Tag Archives: Japan

True Story of a Woman in Jail: Continues / Zoku jitsuroku onna kanbetsusho (1975) Kôyû Ohara, Hitomi Kozue, Mihoko Arikawa, Kumi Natsuki, Drama, Pinku, Erotic

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This shocking sequel to TRUE STORY OF A WOMAN IN JAIL: SEX HELL, Mayumi (the tough inmate from the first film) emerges from solitary confinement to find an all-new gang of bullies picking on a meek, young female prisoner. Mayumi is now a much harder soul who takes no attitude from anyone, and she turns savage when the poor girl is enslaved by Yakuza! No one is safe as Mayumi takes down the entire jail in a sudden act of violent carnage.

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True Story of a Woman in Jail: Sex Hell / Jitsuroku onna kanbetsusho: sei-jigoku (1975) Kôyû Ohara, Hitomi Kozue, Meika Seri, Maya Hiromi, Drama, Pinku, Erotic

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A group of young women is thrown into a horrible juvenile hall, due to their illegal acts. They soon wish they were back on the outside, as a gang of inmates subjects this “fresh meat” to the horrors of being locked up. Mayumi, a new inmate with a mysterious past, stands up for herself and fights back! NO ONE is going to push her around, and she hatches an escape plan to seek revenge on the person who had her incarcerated.

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Strawberry Shortcakes (2006) Hitoshi Yazaki, Chizuru Ikewaki, Noriko Nakagoshi, Yûko Nakamura, Drama

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Based on the eponymous manga for girls by cartoonist Kiriko Nananan, the pic follows the ups and downs of four female friends in Tokyo looking for love and trying to cope with the responsibilities in their lives. The main characters, impeccably played by four powerful actresses, are modern, self-sufficient women and their stories are told with mild irony and a dash of melancholy. The result is a movie that is lighthearted at times, a little sad at others, crazy and sometimes serious, but always special, that investigates the psychology of its characters and offers an accurate depiction of urban Japan, thanks to its director’s know-how. While many overly ambitious directors struggle to tell even one fairly comprehensible story, Yazaki skillfully weaves a powerful depiction of not one, but four women, creating an indissoluble and moving whole that doesn’t succumb to sentimentalism.

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A Brief History of Time (1991) Errol Morris, Stephen Hawking, Isobel Hawking, Janet Humphrey, Documentary, Biography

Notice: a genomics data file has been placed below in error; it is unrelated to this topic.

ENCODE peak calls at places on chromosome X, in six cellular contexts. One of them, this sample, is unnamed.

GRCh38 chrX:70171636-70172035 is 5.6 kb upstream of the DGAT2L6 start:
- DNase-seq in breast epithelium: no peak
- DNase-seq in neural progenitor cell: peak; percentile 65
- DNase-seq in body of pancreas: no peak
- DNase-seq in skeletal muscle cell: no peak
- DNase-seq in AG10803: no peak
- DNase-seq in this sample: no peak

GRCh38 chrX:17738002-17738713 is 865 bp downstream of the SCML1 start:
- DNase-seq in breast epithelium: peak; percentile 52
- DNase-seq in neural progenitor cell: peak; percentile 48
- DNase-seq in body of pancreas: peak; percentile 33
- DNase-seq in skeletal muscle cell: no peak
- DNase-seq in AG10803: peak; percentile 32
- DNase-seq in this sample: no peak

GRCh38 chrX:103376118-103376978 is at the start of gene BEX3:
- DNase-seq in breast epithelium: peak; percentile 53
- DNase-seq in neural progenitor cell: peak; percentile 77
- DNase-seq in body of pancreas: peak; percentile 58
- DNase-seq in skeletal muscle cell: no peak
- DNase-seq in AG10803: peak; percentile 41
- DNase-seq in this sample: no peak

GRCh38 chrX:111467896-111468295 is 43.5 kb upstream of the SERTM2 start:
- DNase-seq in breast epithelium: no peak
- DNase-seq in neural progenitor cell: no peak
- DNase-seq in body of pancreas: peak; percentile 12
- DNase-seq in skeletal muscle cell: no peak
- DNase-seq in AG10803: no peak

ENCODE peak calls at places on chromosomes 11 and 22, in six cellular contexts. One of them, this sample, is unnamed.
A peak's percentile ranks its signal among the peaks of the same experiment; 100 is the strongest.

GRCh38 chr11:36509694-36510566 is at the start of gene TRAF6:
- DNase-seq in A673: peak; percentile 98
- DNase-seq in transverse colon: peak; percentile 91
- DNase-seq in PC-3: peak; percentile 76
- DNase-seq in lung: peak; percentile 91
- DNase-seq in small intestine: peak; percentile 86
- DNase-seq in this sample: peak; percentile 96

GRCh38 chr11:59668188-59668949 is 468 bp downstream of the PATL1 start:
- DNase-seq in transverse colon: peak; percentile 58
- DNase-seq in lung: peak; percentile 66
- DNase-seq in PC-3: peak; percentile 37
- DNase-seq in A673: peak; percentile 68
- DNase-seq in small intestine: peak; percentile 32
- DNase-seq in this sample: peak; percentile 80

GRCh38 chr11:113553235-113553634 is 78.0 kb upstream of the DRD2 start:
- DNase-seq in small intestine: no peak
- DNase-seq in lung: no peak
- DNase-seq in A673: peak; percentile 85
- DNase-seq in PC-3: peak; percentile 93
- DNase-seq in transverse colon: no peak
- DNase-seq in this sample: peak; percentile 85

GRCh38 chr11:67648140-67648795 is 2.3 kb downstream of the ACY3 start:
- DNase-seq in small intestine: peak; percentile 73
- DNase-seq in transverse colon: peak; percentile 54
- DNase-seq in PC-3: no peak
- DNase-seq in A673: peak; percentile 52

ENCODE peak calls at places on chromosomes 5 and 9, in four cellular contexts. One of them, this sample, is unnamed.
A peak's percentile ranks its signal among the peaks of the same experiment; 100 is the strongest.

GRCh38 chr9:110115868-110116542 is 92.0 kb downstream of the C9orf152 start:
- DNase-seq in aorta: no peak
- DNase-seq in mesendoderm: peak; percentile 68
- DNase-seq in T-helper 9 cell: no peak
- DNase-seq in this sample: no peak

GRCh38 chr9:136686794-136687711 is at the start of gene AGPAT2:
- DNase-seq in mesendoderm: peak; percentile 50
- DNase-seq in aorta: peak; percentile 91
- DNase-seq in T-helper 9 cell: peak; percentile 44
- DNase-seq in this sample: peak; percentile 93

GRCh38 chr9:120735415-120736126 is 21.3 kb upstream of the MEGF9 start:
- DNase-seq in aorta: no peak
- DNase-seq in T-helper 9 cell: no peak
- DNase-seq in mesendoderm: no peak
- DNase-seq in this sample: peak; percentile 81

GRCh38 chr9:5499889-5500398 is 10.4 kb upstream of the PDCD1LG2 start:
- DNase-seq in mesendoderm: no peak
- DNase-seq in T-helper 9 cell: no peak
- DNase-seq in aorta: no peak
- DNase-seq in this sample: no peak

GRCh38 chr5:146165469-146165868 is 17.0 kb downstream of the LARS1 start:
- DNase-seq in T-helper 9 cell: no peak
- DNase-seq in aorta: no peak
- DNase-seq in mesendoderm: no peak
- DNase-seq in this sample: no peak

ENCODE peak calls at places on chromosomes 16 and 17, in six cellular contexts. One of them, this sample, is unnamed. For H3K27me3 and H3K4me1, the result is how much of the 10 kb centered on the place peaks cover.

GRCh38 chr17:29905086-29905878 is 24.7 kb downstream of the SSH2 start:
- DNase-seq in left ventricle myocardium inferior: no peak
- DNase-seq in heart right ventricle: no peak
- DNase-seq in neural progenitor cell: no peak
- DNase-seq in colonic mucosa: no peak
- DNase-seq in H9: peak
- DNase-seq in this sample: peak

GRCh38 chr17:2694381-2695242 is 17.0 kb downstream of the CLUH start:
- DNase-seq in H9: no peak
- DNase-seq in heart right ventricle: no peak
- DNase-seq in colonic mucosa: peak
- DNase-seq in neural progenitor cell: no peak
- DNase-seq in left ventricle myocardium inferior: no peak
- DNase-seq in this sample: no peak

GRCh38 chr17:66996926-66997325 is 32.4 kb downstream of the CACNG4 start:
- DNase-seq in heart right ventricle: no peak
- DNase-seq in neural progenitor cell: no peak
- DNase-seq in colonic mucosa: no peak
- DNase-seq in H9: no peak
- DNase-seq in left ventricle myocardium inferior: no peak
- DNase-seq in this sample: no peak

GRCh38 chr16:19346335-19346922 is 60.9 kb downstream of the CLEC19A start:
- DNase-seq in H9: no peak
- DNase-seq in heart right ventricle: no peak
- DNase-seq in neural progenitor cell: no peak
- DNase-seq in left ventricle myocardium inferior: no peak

A Brief History of Time (Errol Morris, 1991)
A documentary film based on the life of scientist Steven Hawking. The film explores the intimate life of Steven Hawking through him, his friends and his family, as he goes through school, is diagnosed with a degenerative disease, and discovers revolutionary theories about time, black holes, and the origin of the universe. A visually interesting and at times funny film about a extraordinary life.

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Unagi / The Eel (1997) Shôhei Imamura, Kôji Yakusho, Misa Shimizu, Mitsuko Baishô, Drama

Unagi (Shohei Imamura, 1997)
White-collar worker Yamashita finds out that his wife has a lover visiting her when he’s away, suddenly returns home and kills her. After eight years in prison, he returns to live in a small village, opens a barber shop (he was trained as a barber in prison) and talks almost to no-one except for the eel he “befriended” in prison. One day he finds the unconscious body of Keiko, who attempted suicide and reminds him of his wife. She starts to work at his shop, but he doesn’t let her become close to him.

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Sweet Little Lies / Suîto ritoru raizu (2010) Hitoshi Yazaki, Miki Nakatani, Nao Ômori, Jûichi Kobayashi, Drama

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Underneath the veneer of orderly lives, frozen smiles and awkward averted glances, SWEET LITTLE LIES is a cold-as-steel clinical study of a couple. Married for three years, the couple keeps up the apparently tender rituals of newlyweds, but all is not as bright and beautiful as it would seem. Miki Nakatani, “the best Japanese actress of her generation” (Mark Schilling, Japan Times) plays the emotionally and sexually starved wife in Hitoshi Yazaki’s anti-melodramatic chronicle of the disintegration of a marriage. Even the most seasoned viewers will be struck by the menacing calm of Yazaki’s compositions, and his unveiling of lives made from lies.

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